Throughout the day today, there were many many markets being made on both the cash bonds and the triggered CDS of Dynegy. It felt like the 8.375% senior unsecured notes due May 1, 2016 were the most liquid cash bonds of the day which went out 75.75-76.25 Here is a chart:

Quick note: This bond will trade slightly higher than the rest of the complex due to the larger claim as a result of accrued interest.

As you can see, bond prices rallied very hard today and over the past two-three weeks.

The question then becomes: What is this thing worth. It really hinges on three things:
  1. What you believe the price of the new 11% Secured Notes will trade to
  2. What you believe the price of the new Convert notes will trade to
  3. And to a lesser extent - the probability / chance that Roseton-Danskhammer rejection claims are significantly more than $300M and the whole plan has to be re-worked
Stepping back a bit: There is $3,570M face value of bonds outstanding at Dynegy including the aforementioned sub notes. I then gross up this value based on accrued pre-petition interest. For instance, the 8.375% notes have $1,046,834,000 outstanding. Each bond has about 4.4 points of accrued interest meaning the total claim is $1,046,834,000 * 1.044 ~ $1,093,000,000.

Each bond is grossed up by the accrued interest. Then I adjust the sub notes to 25% of claim as discussed in the restructuring support plan agreement. I then assume $300M of rejection claims from Roseton-Danskhammer.

This is somewhat important because according to the restructuring support agreement:
"If the aggregate claims arising from the rejection of the Roseton / Danskammer leases are allowed by the bankruptcy court in an amount that is less than $300 million, the aggregate principal amount of New Secured Notes shall be reduced by an amount to be agreed for every dollar such claims are less than $300 million. If the allowed claims exceed $300 million and the condition to consummation of the chapter 11 plan requiring such claims to be capped at $300 million is waived as set forth below, the aggregate principal amount of New Secured Notes shall be increased by an amount to be agreed for every dollar such claims exceed $300 million. The adjustment amount to be agreed for increases in the New Secured Notes shall be the same as the amount for decreases in the New Secured Notes."
Bringing this all together, I see approximately $3,850M claims. Of this, each bond will have a different percentage of % claim based on the size of the bond and its accrued interest. Our 8.375% notes for instance have 28.3% of the claims.

We must then apply this 28.3% to the value of the package being received:
  • 28.3% * $400M of cash = $113.2M
  • 28.3% * $1 Billion of Notes = $280.3M * Assumed Trading Price of Bonds. I actually am more bullish on this piece of paper than the market given how much equity I think there is at GasCo and CoalCo (which secures the new notes). I assume that they trade at par+ (whereas many people are saying in the low to mid 90s). So $280.3 * 100 = $280.3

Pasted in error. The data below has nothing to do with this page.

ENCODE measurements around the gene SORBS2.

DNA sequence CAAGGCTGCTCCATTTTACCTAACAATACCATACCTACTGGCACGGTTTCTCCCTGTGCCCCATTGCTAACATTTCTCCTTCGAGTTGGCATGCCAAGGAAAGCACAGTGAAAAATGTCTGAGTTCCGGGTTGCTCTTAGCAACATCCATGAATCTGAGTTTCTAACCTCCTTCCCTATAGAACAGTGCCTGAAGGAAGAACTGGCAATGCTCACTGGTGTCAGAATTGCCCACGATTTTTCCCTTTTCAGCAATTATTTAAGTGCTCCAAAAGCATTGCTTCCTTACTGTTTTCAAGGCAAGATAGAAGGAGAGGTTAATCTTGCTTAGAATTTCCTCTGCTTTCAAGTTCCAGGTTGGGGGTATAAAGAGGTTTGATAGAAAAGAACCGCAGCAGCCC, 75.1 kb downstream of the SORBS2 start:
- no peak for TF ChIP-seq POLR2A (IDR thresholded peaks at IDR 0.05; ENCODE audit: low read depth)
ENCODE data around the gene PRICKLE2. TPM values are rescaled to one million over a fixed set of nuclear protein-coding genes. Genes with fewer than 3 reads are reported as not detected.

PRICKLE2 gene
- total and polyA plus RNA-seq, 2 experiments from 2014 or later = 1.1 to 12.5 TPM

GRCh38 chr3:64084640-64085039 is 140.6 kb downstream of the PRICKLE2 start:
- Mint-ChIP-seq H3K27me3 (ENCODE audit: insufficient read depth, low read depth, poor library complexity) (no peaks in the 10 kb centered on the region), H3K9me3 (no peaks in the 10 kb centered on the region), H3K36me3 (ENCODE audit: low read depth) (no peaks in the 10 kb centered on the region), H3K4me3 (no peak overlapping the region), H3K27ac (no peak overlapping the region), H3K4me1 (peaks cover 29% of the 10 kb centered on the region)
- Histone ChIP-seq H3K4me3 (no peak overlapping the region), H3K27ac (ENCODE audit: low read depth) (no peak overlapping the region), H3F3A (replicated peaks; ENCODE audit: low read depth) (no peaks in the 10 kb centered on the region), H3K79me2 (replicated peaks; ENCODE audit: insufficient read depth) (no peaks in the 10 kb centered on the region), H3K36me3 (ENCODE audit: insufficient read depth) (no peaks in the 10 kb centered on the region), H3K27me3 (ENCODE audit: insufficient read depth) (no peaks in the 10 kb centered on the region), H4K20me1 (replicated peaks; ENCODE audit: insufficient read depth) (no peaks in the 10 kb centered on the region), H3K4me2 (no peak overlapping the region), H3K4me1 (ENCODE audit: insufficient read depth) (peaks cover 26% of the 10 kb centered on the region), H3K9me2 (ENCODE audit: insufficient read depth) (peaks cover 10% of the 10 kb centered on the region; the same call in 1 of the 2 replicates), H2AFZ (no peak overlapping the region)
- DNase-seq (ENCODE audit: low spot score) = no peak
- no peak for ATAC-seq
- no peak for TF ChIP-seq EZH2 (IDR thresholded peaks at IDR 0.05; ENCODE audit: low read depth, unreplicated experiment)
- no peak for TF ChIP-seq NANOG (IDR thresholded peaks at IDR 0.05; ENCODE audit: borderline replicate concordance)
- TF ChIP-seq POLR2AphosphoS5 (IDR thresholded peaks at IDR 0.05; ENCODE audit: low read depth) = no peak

• 28.3% * $2.1 Billion of Convertible PIK Notes = $594.3M * Assumed Trading Price of Bonds. This is where things get real messy, and truly believe the swing factor here given the size and uncertainty of what will happen with this security.
With the market trading price of the existing 8.375% senior note at 76, the market is implying (assuming par on the secured notes), that the convert will trade to ~74 cents on the dollar. (To check math: $113.2 + $280.3 + (74% * $594.3) = $833.3 /$1,093 = ~76.

To me, that feels right (mostly based on the PIK, and subordinated nature of the security), but I think there is upside there for 2.5 reasons:
  1. Aforementioned equity value of GasCo and CoalCo flows through to the Converts after deducting for 11% Notes. I would expect an IPO of one or both entities after litigation is resolved.
  2. The incentive factor here: If the converts are not called prior to 12/31/2015, they are then convertible into 97% of DYN's equity. It is imperative for equity holders to deal with this security prior to that. Of course, when you got Carl Icahn calling the shots, you never know what you are going to get as a bond holder
And reason 2.5 -> If you are bullish on the power market, this is a very (VERY) levered way to play recoveries in the power market (where demand, in theory, eventually should increase in a time when no new supply is coming to the market.

With that said, at today's prices there is not enough pessimism priced into the bonds to get me overly excited. I would play in small size and then wait for some sort of scare on the litigation front or the power markets to add to my position. This will be a fascinating bankruptcy to follow after what happened with Mirant 5 years ago. We will keep you updated as the trial (s) proceed.


Anonymous,  11/09/2011  

Great article. Any thoughts on the equity, Hunter?

Anonymous,  11/10/2011  

In their Voluntary Petition they list their total debt as $6.181B? Shouldn´t you be using this amount?

Anonymous,  11/10/2011  

Shouldnt the $1.25B promissory notes from DHI enter into the calculation?

Anonymous,  12/08/2011  

I think you would leave the 1.25B promissory notes out because they're getting that in exchange for the undertaking payment stream from INC (the consideration for CoalCo) which is being assigned to DHI by DGIN (the original recipient of the undertaking since CoalCo was technically a subsidiary of DGIN). Not to mention DGIN is DHI's immediate subsidiary so it's cash in the same family.

Mark H 1/23/2012  

Any thoughts on why the equity and bonds have been dropping simultaneously? The plan is something of a zero sum equation, so one would expect that either the stockholders benefit at the expense of the bondholders or the bondholders get a greater recovery (pushing down the equity value). Seems odd to me.


hunter [at] distressed-debt-investing [dot] com

About Me

I have spent the majority of my career as a value investor. For the past 8 years, I have worked on the buy side as a distressed debt and high yield investor.